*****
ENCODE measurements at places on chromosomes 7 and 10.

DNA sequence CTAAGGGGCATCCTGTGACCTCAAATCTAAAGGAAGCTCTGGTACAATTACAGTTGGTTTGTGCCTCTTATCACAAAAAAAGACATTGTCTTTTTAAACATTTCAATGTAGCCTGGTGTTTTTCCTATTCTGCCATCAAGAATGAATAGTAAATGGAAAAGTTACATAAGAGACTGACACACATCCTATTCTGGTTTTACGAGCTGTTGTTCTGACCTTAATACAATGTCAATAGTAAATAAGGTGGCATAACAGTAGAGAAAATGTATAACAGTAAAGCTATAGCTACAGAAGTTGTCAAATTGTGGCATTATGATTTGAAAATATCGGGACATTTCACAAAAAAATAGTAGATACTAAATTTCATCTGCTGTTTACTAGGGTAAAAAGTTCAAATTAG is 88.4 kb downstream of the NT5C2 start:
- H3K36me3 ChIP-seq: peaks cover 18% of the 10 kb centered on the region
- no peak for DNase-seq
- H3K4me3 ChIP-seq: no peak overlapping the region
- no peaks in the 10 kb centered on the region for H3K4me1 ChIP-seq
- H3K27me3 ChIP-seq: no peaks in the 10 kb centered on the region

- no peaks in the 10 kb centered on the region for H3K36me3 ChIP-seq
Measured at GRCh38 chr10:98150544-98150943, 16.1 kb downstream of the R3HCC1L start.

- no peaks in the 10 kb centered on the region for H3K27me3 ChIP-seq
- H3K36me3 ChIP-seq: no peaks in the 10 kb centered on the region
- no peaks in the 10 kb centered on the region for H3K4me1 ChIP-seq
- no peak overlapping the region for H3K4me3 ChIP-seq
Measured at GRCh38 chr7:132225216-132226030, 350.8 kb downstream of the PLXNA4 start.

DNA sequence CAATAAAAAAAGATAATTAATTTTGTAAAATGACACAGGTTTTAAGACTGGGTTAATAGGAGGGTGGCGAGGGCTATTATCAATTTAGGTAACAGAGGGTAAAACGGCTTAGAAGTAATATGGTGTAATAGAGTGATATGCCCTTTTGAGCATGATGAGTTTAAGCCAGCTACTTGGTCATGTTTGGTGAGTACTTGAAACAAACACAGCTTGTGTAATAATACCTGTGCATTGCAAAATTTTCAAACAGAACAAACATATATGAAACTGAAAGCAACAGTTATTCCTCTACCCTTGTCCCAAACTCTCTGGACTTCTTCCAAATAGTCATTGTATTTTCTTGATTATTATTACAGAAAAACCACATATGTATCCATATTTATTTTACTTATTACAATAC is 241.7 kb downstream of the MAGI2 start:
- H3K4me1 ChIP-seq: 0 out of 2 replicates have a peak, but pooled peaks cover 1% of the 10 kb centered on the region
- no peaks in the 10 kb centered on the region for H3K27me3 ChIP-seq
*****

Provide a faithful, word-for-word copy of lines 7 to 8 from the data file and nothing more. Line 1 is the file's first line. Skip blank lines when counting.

- H3K27me3 ChIP-seq: no peaks in the 10 kb centered on the region

- no peaks in the 10 kb centered on the region for H3K36me3 ChIP-seq